* (Unfortunately, bundles are still faster than multiple small files when our server uses HTTP/1.1. So to get maximum benefit, switching to a new server with both persistent connections and caching, such as Read Write Tools HTTP/2 Server, is important for the unbundled scenario to be performant.)

The only things remaining from our original list are linters and minifiers. And since those don't need to be invoked every time we test a small change, we can delegate their use to our final deployment scripts. When this happy circumstance arises, we can get rid of the bundler that we've been using.

Voilà! We've streamlined our entire workflow down to just an editor and a browser. Make a change, press the Refresh button, and there it is — your new code in action. Now that's fun!

The Framework Era

This new approach to frontend coding is really just a return to our roots — HTML, CSS, Javascript and the separation of concerns philosophy. But does it stand up to the rigors of real websites?

For now, the answer depends on your project's architecture.

The current infatuation with frameworks places this new approach out of reach for lots of projects. The recent trend in cloud-based application development has been heavily influenced by a few big-name frameworks. Software packages like Angular, React, Vue, and Svelte have become the de facto starting points for many new front-end projects.

The React framework uses a virtual DOM in an attempt to make programming a declarative exercise. Event handling, attribute manipulation, and DOM interactions are not handled directly by the developer, but by a background transformation routine. To use React declaratively, most developers write statements using the JSX language, an amalgam of JavaScript and XML. Since browsers know nothing about JSX, it has to be transpiled to JavaScript using Babel.

On the other hand, the Angular framework doesn't use anything as far-out as JSX, but it does use template literals. These templates are written using HTML plus library-specific attributes and embedded curly-brace expressions. Before being sent to the browser Angular templates need to be compiled with the ng build CLI into incremental DOM statements.

The Vue framework also uses template literals to write HTML with embedded curly-brace expressions. Again, these need to be compiled into something usable by browsers. Most projects use either vue-template-compiler or its Webpack wrapper vue-loader.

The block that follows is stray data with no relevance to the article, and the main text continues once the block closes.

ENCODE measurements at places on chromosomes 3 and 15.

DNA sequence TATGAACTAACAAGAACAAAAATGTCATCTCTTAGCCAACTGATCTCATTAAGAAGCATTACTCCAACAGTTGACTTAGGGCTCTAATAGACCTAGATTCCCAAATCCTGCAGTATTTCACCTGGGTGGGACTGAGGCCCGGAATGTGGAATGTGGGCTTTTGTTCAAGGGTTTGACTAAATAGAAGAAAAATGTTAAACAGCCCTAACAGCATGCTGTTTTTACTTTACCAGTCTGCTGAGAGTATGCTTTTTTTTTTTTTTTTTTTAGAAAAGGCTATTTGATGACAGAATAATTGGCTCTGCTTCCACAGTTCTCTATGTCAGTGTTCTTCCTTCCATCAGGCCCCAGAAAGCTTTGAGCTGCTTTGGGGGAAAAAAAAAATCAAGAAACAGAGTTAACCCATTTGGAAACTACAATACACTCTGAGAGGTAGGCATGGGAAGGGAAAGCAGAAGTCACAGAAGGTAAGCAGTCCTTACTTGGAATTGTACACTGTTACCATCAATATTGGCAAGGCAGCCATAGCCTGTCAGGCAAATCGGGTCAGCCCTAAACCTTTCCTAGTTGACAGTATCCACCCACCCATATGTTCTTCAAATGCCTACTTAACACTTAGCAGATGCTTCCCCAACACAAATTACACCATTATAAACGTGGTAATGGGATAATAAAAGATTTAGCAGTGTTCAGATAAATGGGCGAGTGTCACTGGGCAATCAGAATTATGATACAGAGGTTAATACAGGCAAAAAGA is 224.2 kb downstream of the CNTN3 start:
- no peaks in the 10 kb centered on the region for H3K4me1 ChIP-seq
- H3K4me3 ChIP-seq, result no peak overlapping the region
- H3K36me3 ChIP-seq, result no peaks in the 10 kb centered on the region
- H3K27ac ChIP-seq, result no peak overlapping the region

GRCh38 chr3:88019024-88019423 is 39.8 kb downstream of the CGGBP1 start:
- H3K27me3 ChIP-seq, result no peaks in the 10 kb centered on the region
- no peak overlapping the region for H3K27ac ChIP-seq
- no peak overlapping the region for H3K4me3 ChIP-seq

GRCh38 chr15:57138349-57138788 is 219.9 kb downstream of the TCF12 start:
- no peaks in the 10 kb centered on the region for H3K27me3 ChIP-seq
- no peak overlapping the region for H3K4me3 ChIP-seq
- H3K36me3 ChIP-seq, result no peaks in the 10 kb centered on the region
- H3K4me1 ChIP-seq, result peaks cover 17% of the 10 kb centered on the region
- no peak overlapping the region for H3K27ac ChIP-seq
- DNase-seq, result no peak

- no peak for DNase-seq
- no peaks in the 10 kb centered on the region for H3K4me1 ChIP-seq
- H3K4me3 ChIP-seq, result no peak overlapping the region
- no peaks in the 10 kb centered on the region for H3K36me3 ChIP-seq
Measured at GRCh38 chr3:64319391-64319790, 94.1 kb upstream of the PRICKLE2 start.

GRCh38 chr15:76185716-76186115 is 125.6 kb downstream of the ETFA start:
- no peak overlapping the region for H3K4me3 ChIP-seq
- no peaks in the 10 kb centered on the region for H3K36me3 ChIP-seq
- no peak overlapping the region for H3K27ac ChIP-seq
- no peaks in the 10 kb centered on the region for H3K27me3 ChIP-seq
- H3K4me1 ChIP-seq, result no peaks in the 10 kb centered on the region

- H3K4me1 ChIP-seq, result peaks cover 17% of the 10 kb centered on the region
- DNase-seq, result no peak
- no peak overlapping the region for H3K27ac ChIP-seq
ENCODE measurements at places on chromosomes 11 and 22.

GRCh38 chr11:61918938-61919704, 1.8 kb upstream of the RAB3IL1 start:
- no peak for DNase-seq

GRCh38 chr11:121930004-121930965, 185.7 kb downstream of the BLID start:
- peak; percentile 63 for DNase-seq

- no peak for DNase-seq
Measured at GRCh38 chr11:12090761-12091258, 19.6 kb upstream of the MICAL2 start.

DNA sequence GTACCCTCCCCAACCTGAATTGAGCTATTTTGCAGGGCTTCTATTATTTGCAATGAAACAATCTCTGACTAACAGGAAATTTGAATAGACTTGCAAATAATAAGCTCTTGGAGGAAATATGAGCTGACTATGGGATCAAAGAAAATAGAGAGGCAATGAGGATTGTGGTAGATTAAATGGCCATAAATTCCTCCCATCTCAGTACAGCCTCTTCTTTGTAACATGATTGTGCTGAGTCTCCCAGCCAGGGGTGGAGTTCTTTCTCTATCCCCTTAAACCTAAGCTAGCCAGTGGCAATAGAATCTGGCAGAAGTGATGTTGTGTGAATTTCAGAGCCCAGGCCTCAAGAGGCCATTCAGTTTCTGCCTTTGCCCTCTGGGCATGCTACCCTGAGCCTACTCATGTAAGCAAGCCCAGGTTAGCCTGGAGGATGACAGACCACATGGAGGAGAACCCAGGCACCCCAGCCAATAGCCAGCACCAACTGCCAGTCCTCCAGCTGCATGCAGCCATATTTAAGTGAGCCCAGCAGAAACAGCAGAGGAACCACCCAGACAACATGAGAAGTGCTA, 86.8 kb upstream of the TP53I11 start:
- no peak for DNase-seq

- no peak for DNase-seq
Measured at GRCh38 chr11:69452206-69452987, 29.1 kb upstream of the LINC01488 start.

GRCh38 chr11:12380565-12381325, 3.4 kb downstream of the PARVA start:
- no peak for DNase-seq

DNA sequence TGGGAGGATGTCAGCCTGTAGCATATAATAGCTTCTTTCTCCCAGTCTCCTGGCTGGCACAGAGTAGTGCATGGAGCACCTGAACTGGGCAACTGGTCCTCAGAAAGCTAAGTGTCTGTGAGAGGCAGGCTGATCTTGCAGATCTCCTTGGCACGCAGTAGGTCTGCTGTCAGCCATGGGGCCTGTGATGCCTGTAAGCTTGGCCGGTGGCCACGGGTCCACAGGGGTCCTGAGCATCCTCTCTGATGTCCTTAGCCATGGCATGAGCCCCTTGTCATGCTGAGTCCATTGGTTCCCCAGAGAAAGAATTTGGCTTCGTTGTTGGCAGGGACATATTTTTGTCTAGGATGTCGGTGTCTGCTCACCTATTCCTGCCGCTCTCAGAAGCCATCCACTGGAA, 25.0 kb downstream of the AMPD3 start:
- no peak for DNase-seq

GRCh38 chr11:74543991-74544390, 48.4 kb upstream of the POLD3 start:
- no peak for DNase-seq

And the Svelte framework uses template literals that look remarkably similar to Vue templates. It also shifts the compilation step from runtime to build time. Most projects use either svelte.compile or its Webpack wrapper svelte-loader.

So projects using React, Angular, Vue or Svelte won't be able to streamline their workflow all the way down to the minimalist view outlined above.

The Component Era

On the other hand, the component revolution sparked by WHATWG can make full use of everything covered above. When we develop components using the W3C standards-based approach we gain all of the benefits previously enumerated.

For those interested in this new approach to web development the key technologies to learn are:

  • Custom elements
  • Shadow DOM
  • HTML templates

All of these are backed by standards. Plus, the good news is that components that use these standards can be written, tested, and used by others without any of the extra cruft that we worked so hard to get rid of. Simple, clean and fun!

For proof that this approach works, see how the Blue Fiddle website handles all of this. This is a professional application accessing a backend server API, created with nothing more than an IDE, the BLUEPHRASE template language, and Chrome DevTools.

And while you're there, be sure to inspect under the hood — you'll see clean code that's simple to read and fun to write.

Make Web Development Fun Again — How we accumulated so much cruft, and how we can streamline our workflow for cleaner, more efficient results